“And, there are a lot of guys in this profession that I look up to, and, and I think it's just going to be a unique learning experience for everybody. And I'm looking forward to it. I'm just a guy that's been trying to win some ballgames at a program that has never really won them. We've come and done some exciting things. This is that next new, exciting phase of this program that we're going to take our school system on. We're going to take them on this journey and show them what it's supposed to look like because they've never seen it before. So, it's an exciting time to be a Wildcat right now.”

Much like the conversation we had with Coach Russell, another city school with a unique footprint is in Vidalia. In talking to VHS Athletic Director Tommy Dalley, it was an uphill battle all the way through the process.

“Vidalia High School is located inside Toombs County and TCHS is eight miles from us,” Dalley lays out. “But, if you walk out the back door of our gym, you’re in Montgomery County. Montgomery County High is 13 miles in the opposite direction. If you live behind the school, you’re assigned to MCHS even if you’re closer to VHS with that border there.

“As a city, we can’t grow unless you do something like expand our city limits. We’re strapped for growth with Double-A numbers and 750 kids. Our goal as a school system is to position ourselves to be as successful as possible. But when you have 74 or 75 kids out-of-zone, that makes it really tough when you multiply that by three- and not all of them are athletes. That was the case we made to the GHSA at the time.”

Dalley says that over half of the students at Vidalia have been there since their elementary school days in addition to those who are teacher’s kids on the rolls. Their new region is a lot of their old region, though, with the like of Toombs, Pierce, Appling, Tattnall, and Windsor Forest.

“It will be really competitive,” Dalley admits. “There are a lot of great rivalries and it will be a ‘big boy’ region. There are a lot of great atmospheres and the support of all the schools has been built in for a long time.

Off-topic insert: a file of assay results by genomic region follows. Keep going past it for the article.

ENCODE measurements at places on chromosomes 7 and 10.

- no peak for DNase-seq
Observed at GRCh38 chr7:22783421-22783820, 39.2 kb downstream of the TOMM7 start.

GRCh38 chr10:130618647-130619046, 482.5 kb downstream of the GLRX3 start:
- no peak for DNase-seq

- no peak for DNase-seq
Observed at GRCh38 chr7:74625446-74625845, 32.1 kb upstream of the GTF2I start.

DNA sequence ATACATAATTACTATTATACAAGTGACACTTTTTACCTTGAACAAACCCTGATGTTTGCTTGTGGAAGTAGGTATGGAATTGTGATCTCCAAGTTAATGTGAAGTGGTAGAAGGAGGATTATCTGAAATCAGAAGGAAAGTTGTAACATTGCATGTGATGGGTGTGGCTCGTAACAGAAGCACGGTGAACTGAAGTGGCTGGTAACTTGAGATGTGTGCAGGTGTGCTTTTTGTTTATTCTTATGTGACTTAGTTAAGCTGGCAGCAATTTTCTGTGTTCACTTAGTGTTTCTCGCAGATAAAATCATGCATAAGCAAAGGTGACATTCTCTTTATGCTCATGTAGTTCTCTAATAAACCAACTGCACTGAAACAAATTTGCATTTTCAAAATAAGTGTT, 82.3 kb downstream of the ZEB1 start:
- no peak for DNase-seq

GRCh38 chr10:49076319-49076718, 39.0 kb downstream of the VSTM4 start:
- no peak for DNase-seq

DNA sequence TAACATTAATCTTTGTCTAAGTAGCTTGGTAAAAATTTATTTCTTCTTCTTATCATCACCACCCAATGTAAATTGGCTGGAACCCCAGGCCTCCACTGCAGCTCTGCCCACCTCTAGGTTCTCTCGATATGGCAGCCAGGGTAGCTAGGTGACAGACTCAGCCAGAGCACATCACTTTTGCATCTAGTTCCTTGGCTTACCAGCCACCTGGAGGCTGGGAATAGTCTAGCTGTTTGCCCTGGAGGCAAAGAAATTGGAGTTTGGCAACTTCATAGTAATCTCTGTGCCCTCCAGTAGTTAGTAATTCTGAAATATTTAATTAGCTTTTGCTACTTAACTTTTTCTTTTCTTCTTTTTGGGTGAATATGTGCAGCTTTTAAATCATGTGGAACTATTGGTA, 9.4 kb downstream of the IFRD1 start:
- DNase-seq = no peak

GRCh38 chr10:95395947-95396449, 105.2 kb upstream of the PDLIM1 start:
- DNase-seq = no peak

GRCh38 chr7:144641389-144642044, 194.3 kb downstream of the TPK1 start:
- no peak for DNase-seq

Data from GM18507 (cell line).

“The process during reclassification is always contentious and competitive. But you want to jockey and put your school in the best possible position to chase titles and have the opportunity to do that. We filtered calls both ways when folks would reach out to us, but it has always been that way.”

Dalley admits that he doesn’t see the end result as all that burdensome financially for his supporters and fans. The support has always been really good in the area. The travel won’t be as bad as someone like Richmond Hill’s, say, but there are concessions made in other areas. Offsetting those difficulties with non-region schedules is a large part of that. 

Now, that we’re a month away from the first big moments of the new reclassification cycle, I wanted to revisit the conversation we had with Dr. Miller over the whole process and where things stand.

“You know, I'll be honest once it ended, fortunately or unfortunately on January 10th, when this was all ratified I was in Indianapolis watching the Georgia Bulldogs win a national championship. But, you know, that day Classes 2A through 7A were unanimously approved 66-0 and Class A Division One was passed 64 to 2. And in Class A, D2 was passed 65 to 1. So, I think from the just from that vote alone, I didn't hear much about it. I think everybody was pleased with what's going on, because it's hard to argue with when every school has the same rules.

“Now we have some things we have to look at, do we have certain schools with a lot of out of district students due to the location of the actual school building versus do we have some schools that had some out of district kids...? But the location that they're building is right in the population of where those kids live. There's always going to be something that we look at. We're always striving to get better and have a better process. But, when you look at it from high up and you try to just look at the state as a whole, I really think we did a good job of trying to zone in on creating a good competitive balance throughout the state.”

With every new reclassification cycle, there will always be things we learn about and things we learn from in the process. What will competitive balance be with new schools in new places? How will the multiplier fit in the overall? Who gets affected more than most- especially with the city and private schools with the largest multiplier in the country? And how will all those traditional names we see chasing championships- regardless of sport- adapt to the new normal?

As the answers begin to take form and we’ll be right there to tell how it all shakes out...

Play it safe, everyone... I’ll see you soon...